Editor's note: This is the second in a series of stories about U.S. agricultural trade issues.
Free-trade agreements such as the North American Free Trade Agreement have been good for U.S. agriculture overall, most commodity groups agree. Most also supported the passage of the Trans-Pacific Partnership and the Transatlantic Trade and Investment Partnership with the European Union, and have expressed disappointment at the failures of those agreements to be approved.
"The reality is that U.S. agriculture has the blessing of productivity that means we grow far more food than the people in our country can consume," says David Schemm of Sharon Springs, who in March became president of the National Association of Wheat Growers. "We need overseas markets for our farms to succeed, and the countries overseas need our food to have security for their people."
STACKED UP: Containers full of goods are prepared for loading onto vessels departing a port near Shanghai, China.
Working hard at global trade promotion
Against a backdrop of trade uncertainty and political chaos on multiple fronts, farmers and the commodity organizations that support their efforts at market expansion are doing the best they can to convince more and more countries that they can benefit from buying U.S. agricultural products, even in the absence of a free-trade agreement.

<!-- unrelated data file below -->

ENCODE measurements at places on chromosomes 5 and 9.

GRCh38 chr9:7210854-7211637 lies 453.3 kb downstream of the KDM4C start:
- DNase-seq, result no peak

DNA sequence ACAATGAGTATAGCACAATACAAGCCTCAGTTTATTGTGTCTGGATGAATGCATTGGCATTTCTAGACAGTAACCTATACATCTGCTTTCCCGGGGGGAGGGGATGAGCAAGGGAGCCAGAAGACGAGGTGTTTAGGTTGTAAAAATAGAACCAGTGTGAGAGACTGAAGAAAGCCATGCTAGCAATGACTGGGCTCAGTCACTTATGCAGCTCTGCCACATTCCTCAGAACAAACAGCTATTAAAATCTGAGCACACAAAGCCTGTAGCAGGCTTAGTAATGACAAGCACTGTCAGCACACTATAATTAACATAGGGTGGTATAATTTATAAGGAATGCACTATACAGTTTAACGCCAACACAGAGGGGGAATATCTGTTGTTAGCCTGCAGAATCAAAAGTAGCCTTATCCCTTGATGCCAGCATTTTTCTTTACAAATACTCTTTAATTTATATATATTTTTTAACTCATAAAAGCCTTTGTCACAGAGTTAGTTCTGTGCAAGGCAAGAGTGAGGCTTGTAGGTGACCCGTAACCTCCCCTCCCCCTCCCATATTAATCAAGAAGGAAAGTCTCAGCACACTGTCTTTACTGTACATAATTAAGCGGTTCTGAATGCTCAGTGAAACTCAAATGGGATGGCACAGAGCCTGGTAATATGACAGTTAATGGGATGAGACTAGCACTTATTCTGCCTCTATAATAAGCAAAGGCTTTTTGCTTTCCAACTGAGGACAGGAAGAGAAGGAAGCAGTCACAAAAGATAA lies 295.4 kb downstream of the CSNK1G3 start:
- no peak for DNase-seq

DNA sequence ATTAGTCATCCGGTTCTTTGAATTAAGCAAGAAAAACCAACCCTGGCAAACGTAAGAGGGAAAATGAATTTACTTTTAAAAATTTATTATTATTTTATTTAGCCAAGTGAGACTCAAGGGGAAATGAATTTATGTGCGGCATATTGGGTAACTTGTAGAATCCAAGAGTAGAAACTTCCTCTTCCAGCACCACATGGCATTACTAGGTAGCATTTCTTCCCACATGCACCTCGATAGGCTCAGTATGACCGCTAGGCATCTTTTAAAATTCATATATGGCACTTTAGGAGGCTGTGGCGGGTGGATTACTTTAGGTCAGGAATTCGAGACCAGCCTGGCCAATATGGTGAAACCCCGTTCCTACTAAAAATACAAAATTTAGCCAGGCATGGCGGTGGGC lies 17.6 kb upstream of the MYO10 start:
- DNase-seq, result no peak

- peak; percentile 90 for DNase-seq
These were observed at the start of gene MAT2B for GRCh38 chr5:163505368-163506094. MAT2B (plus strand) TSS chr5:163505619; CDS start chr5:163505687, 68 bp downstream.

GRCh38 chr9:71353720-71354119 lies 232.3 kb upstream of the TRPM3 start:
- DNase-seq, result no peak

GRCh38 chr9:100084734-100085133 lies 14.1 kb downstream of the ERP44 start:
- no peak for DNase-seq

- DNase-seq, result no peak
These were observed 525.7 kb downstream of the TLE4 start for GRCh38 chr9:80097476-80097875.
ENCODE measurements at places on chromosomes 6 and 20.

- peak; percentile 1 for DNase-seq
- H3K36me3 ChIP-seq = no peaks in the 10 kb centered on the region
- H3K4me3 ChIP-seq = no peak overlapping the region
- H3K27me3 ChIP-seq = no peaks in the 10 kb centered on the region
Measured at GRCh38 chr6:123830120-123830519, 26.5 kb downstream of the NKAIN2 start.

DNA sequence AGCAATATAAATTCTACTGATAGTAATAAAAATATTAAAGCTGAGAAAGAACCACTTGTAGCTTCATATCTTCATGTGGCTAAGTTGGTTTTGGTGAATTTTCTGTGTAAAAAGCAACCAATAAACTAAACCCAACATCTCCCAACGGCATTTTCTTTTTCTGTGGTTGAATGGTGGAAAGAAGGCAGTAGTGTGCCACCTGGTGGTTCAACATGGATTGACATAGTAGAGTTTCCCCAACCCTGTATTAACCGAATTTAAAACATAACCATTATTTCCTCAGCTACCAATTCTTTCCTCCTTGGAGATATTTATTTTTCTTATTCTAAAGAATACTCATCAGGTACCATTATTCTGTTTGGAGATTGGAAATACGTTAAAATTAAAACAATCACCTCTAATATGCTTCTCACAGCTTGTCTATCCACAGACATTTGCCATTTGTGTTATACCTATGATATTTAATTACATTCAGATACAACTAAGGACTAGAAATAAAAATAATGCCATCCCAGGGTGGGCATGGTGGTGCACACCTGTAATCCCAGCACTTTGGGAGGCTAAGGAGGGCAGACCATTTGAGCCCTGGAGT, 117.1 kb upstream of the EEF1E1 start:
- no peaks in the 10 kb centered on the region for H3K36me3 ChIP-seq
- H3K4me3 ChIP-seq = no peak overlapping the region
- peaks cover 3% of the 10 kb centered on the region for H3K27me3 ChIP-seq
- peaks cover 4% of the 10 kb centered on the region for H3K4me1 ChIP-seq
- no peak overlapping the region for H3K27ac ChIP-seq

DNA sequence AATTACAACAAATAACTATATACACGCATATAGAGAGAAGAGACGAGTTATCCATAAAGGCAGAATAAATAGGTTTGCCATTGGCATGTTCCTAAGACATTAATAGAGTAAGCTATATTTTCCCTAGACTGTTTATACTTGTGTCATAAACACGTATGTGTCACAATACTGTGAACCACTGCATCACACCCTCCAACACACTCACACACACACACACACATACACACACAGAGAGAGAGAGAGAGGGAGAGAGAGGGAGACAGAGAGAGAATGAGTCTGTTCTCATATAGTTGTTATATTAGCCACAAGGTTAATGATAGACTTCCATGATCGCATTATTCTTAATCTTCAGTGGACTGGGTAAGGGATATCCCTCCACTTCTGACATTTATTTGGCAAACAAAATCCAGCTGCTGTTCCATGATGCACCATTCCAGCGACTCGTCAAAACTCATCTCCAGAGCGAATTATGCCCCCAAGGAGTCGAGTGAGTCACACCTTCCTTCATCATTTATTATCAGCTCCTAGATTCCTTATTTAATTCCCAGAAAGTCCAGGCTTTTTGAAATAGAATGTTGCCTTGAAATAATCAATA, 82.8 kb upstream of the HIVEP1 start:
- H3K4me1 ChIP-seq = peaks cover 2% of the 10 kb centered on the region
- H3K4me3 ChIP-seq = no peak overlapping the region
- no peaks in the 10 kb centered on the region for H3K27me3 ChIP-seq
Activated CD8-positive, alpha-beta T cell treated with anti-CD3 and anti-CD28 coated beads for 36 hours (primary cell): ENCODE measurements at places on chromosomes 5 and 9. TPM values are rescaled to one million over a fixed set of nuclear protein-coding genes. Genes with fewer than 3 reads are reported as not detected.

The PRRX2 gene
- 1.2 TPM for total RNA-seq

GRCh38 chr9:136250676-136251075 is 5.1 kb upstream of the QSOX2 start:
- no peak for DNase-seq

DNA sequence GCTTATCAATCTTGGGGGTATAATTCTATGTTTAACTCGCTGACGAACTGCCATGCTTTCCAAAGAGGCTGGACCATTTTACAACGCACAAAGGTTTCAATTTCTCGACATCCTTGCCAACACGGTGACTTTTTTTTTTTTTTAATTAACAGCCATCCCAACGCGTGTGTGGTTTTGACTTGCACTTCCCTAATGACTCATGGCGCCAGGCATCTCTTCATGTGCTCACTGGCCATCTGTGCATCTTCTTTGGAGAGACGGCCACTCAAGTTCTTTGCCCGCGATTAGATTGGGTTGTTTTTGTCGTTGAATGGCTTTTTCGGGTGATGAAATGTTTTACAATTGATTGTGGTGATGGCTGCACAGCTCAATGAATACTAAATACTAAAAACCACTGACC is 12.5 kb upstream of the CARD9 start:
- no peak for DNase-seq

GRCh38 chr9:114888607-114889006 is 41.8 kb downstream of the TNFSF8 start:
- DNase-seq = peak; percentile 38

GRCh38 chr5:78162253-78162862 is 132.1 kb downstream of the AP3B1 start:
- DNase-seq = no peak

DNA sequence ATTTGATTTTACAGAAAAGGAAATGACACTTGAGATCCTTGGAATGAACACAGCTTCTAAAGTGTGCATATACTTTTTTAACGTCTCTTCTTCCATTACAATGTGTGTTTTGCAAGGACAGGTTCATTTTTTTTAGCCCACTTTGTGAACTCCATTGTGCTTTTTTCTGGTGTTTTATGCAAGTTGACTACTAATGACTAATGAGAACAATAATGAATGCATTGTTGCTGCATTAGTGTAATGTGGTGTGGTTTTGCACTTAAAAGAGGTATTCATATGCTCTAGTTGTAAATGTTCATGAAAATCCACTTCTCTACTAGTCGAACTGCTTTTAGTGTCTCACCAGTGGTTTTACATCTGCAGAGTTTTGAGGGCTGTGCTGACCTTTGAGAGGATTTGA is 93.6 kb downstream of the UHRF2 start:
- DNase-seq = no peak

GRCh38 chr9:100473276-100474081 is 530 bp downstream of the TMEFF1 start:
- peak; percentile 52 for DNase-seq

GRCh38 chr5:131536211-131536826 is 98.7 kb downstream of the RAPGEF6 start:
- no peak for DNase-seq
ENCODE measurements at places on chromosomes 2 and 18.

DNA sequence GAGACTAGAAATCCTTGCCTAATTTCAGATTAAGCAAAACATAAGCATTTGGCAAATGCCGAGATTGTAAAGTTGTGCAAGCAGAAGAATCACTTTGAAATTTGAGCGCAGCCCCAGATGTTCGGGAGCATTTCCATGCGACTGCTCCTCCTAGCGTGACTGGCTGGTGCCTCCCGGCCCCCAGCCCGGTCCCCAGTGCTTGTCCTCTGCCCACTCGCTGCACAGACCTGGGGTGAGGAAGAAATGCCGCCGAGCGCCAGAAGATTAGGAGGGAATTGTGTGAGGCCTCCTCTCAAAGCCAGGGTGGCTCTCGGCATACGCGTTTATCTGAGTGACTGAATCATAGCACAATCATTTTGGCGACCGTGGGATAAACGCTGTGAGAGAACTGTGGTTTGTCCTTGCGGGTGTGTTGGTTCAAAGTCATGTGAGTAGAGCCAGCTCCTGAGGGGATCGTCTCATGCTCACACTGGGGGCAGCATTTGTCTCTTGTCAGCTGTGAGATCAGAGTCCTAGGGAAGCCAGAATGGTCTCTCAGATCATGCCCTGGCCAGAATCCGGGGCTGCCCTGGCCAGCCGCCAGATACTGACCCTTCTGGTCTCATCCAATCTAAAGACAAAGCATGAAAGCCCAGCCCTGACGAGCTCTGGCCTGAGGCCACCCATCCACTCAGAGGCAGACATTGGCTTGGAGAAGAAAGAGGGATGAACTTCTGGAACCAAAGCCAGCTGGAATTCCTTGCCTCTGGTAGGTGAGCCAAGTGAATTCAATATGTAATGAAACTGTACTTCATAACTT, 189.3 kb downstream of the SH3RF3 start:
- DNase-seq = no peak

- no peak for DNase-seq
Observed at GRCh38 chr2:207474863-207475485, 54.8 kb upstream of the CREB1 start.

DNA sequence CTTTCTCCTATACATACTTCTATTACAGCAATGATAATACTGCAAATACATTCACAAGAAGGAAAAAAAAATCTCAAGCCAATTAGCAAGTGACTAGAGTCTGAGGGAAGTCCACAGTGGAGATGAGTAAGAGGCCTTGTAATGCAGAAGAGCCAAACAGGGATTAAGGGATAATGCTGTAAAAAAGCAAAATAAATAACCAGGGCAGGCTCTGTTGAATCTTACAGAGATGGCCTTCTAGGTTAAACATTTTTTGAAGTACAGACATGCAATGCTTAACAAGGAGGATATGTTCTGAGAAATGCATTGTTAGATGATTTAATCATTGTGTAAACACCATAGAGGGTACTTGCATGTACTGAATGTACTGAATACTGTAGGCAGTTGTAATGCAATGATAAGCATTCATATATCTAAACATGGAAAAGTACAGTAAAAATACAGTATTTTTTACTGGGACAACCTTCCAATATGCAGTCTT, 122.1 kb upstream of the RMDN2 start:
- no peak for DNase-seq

A call to the office of the U.S. Grains Council, for example, found the entire team out of the country for a trade mission trip to Ireland during the first week of April. With the TTIP negotiations stalled, commodity groups are working individually with countries in the EU to try to improve the market for U.S. products. U.S. Grains Council members work to promote corn and grain sorghum and their byproducts.
FISH FOOD: Bags of soy-based fish food are stacked in a warehouse at a Chinese aquaculture farm. The U.S. Soybean Export Council was instrumental in developing the special-formula feed and educating Chinese producers about the advantages of using the feed.
The United Soybean Board works with countries around the world, including many Asian companies that would have been part of a successful TPP.
U.S. Wheat arranges trips to potential trading partners to talk about the quality and value of U.S. wheat, and the International Grains Program at Kansas State University has brought dozens of foreign millers, bakers and others to the U.S. to learn more about the benefits of U.S. grains.
Every commodity group — both grains and meat — has made trips to Mexico in recent weeks to reaffirm their commitment to maintaining Mexico's status as the top buyer for many U.S. grains and the relationship that moves livestock, food ingredients and manufacturing parts back and forth across the border.
All of the commodity groups have experienced some success in opening new markets, even without being able to offer the benefits of tariff removal inherent in free-trade agreements.
"There are a lot of non-tariff barriers that can sometimes be overcome with education about the higher quality of American grains," says Tim Lust, CEO of National Sorghum Producers. "With the uncertainty about getting new trade agreements, we are just doing the best we can to promote U.S. sorghum and sorghum products."
Lust says the NSP plans its marketing efforts two years in advance and doesn't expect to see significant change in the number of trips or amount of spending in the short term.